As soon as he crossed the border into Italy, Tennessee Williams discovered that his health had been “magically restored.” “There was the sun and the smiling Italians,” wrote the author of A Streetcar Named Desire in his memoirs. Now an unpublished tale by Williams describes its protagonist experiencing similar feelings, although Italians are not as fond of him.
First published this week in Strand magazineWilliams’ 1952 story, The Summer Woman, was found in his archives at the Beinecke Manuscript and Rare Book Library at Yale University. Follow an American academic who visits Rome every summer to continue his relationship with a woman he met while working on the streets. But as the years pass after the end of World War II, he discovers that hostility toward Americans grows.
“Every summer it had seemed to him that the tough, kind faces of the workers along the tracks were getting a little tougher than the previous time and a little less kind,” he thinks as he travels to Rome by train. “But this time it was the first time, from time to time, from an occasional group, a voice was raised to the passing coaches in a tone that could not be mistaken for friendly.”
Williams’ protagonist hears calls from “coco”, which “represented the so-called cocobacillus that his compatriots were accused of having used as a weapon of war in Korea,” and sees the words “Go home, Yankees!” graffiti on the walls. “It would be better, yes, maybe it would be wiser not even to leave the station but to turn on your heels in fear and take the next train north, back to Paris, away from this white sky shivering with heat and these lost people. that he had expected something and was disappointed as always, ”he thinks.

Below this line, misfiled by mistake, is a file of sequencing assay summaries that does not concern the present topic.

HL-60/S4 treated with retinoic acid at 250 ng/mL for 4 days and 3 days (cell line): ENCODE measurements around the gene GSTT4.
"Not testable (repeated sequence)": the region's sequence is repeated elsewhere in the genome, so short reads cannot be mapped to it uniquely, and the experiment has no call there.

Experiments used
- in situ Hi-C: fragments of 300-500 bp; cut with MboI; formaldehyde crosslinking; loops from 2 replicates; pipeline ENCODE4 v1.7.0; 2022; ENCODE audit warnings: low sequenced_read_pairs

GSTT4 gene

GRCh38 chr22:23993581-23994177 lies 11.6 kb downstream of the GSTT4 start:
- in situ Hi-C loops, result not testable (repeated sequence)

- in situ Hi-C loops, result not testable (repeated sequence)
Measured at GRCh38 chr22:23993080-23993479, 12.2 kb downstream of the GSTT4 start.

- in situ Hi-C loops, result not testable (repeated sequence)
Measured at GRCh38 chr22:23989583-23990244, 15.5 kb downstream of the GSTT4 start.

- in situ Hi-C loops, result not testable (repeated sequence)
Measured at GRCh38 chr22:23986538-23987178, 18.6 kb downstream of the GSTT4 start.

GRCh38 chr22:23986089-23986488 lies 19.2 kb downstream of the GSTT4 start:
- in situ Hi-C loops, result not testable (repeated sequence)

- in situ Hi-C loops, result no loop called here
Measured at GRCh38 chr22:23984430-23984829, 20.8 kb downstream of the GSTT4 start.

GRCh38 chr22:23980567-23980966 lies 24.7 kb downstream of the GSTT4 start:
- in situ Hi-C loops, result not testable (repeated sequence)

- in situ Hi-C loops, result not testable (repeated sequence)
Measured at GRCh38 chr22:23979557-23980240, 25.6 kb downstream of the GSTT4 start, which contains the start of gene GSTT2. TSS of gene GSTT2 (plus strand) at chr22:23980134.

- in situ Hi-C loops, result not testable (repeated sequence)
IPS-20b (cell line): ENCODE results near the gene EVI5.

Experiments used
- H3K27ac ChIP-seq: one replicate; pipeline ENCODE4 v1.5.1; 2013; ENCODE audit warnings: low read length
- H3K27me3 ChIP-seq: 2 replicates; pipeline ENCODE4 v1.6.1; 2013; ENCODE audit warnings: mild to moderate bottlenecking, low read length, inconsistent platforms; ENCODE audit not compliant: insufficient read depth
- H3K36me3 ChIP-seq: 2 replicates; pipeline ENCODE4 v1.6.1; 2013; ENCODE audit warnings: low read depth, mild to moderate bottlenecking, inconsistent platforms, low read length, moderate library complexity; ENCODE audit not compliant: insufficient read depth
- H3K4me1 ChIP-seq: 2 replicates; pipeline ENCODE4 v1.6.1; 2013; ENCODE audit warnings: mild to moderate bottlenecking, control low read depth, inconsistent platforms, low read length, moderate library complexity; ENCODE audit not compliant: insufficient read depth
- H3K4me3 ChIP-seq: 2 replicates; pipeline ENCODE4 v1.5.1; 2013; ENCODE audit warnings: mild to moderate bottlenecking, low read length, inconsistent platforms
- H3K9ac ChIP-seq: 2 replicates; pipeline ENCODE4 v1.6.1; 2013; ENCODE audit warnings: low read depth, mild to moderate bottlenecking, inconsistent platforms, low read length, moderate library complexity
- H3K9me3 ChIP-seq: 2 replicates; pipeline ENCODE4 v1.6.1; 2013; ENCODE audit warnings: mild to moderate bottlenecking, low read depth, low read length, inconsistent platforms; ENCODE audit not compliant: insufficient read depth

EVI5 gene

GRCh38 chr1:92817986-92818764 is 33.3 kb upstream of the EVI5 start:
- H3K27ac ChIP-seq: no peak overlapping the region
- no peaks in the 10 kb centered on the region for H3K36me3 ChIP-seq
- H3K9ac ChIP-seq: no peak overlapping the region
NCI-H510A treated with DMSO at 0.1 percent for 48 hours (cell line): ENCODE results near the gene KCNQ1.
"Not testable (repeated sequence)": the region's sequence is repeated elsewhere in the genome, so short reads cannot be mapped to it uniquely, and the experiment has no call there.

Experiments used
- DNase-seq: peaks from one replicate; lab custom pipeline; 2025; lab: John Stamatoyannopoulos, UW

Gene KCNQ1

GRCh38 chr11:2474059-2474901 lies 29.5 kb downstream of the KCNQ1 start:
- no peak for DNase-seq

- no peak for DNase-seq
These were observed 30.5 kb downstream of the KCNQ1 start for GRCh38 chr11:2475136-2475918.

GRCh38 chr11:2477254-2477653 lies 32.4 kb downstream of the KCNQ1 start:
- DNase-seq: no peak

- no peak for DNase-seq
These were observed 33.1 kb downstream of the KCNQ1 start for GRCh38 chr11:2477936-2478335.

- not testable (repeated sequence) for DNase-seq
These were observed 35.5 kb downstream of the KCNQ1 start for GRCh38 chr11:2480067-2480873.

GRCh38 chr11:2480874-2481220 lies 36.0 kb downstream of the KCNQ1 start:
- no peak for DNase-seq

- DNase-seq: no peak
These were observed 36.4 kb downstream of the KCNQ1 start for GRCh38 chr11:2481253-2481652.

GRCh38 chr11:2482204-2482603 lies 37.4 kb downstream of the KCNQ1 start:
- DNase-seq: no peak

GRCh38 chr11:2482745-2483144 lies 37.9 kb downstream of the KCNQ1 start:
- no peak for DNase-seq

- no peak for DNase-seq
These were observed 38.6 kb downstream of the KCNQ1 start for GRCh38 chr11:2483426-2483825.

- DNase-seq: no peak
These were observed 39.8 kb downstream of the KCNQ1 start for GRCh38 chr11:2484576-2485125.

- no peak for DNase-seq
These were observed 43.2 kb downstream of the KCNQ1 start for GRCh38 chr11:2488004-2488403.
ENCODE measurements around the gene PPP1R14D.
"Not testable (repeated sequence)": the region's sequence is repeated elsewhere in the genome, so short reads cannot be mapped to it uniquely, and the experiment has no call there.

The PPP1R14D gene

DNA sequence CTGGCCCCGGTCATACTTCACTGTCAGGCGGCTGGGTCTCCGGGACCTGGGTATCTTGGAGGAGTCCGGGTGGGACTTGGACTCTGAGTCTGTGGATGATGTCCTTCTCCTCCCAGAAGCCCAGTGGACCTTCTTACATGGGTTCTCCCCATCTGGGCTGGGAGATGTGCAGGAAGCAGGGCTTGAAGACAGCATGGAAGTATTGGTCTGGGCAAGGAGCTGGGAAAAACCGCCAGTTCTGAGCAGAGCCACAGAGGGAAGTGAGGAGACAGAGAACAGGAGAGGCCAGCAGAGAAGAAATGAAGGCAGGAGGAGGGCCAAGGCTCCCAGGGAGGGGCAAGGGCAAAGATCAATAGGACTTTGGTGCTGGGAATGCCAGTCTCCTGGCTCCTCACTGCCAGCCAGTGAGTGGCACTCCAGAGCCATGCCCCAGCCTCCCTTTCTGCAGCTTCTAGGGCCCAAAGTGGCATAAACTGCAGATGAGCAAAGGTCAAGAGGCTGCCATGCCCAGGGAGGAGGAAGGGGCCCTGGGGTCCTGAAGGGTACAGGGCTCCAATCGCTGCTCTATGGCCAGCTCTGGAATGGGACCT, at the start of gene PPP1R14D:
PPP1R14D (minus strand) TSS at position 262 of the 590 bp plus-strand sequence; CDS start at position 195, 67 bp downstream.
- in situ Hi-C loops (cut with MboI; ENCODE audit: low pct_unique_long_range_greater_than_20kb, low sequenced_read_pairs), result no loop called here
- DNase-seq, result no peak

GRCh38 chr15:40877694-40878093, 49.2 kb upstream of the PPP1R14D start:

Andrew Gulli, editor-in-chief of The Strand, said he “had no idea why Williams didn’t publish such a fine piece … This is one of the many literary mysteries that has made me scratch my head.”
Whereas Williams, as a playwright, “evokes a southern America’s past, replete with grizzled patriarchs, worn suspenders, faded beauties, decaying mansions, cynicism about southern grandeur, and lots of empty bourbon glasses,” said Gulli, The Summer Woman “represent[s] his versatility and courage to step out of his comfort zone.
With a few general strokes, Williams evokes the beauty of the country and the genuine kindness of its people, while masterfully drawing clear parallels between the American protagonist’s seasonal relationship with an Italian prostitute and the American entanglements abroad, both plagued of conflict, resentment and disappointment. “Gulli added.
Williams also explored Italy and its people in The Rose Tattoo, about the newly widowed Serafina, a Sicilian immigrant, and in the novel The Roman Spring of Mrs Stone, about an aging American beauty who moves to Rome. His partner Frank Merlo was of Sicilian descent. Robert Bray, Founding Editor of Tennessee Williams Annual Review, told the Associated Press that Williams was “in love with the sexuality that young Italians exude and with the easier relationship between men than at home in the more limited United States.”
George is Digismak’s reported cum editor with 13 years of experience in Journalism